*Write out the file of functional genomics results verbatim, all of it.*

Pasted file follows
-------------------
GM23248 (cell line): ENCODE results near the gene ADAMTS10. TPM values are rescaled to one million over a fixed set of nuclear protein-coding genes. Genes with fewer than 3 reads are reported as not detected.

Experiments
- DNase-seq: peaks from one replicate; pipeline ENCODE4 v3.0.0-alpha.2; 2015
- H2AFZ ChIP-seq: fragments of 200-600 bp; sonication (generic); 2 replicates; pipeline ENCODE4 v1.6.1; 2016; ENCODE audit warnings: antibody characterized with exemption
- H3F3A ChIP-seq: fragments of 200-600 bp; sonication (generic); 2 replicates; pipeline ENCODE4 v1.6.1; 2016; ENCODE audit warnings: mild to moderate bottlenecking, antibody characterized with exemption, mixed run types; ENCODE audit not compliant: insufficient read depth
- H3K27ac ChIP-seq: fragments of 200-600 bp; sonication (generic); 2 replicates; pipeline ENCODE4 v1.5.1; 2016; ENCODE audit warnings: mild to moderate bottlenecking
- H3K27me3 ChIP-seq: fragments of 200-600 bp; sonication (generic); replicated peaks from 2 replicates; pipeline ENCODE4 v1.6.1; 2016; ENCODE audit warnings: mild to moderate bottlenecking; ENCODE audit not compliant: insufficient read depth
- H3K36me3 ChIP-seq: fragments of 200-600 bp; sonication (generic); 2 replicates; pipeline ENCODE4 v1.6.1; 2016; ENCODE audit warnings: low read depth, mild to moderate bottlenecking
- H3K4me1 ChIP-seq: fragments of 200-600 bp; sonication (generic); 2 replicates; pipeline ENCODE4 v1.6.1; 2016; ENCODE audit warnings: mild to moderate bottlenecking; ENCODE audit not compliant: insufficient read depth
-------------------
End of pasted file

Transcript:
GM23248 (cell line): ENCODE results near the gene ADAMTS10. TPM values are rescaled to one million over a fixed set of nuclear protein-coding genes. Genes with fewer than 3 reads are reported as not detected.

Experiments
- DNase-seq: peaks from one replicate; pipeline ENCODE4 v3.0.0-alpha.2; 2015
- H2AFZ ChIP-seq: fragments of 200-600 bp; sonication (generic); 2 replicates; pipeline ENCODE4 v1.6.1; 2016; ENCODE audit warnings: antibody characterized with exemption
- H3F3A ChIP-seq: fragments of 200-600 bp; sonication (generic); 2 replicates; pipeline ENCODE4 v1.6.1; 2016; ENCODE audit warnings: mild to moderate bottlenecking, antibody characterized with exemption, mixed run types; ENCODE audit not compliant: insufficient read depth
- H3K27ac ChIP-seq: fragments of 200-600 bp; sonication (generic); 2 replicates; pipeline ENCODE4 v1.5.1; 2016; ENCODE audit warnings: mild to moderate bottlenecking
- H3K27me3 ChIP-seq: fragments of 200-600 bp; sonication (generic); replicated peaks from 2 replicates; pipeline ENCODE4 v1.6.1; 2016; ENCODE audit warnings: mild to moderate bottlenecking; ENCODE audit not compliant: insufficient read depth
- H3K36me3 ChIP-seq: fragments of 200-600 bp; sonication (generic); 2 replicates; pipeline ENCODE4 v1.6.1; 2016; ENCODE audit warnings: low read depth, mild to moderate bottlenecking
- H3K4me1 ChIP-seq: fragments of 200-600 bp; sonication (generic); 2 replicates; pipeline ENCODE4 v1.6.1; 2016; ENCODE audit warnings: mild to moderate bottlenecking; ENCODE audit not compliant: insufficient read depth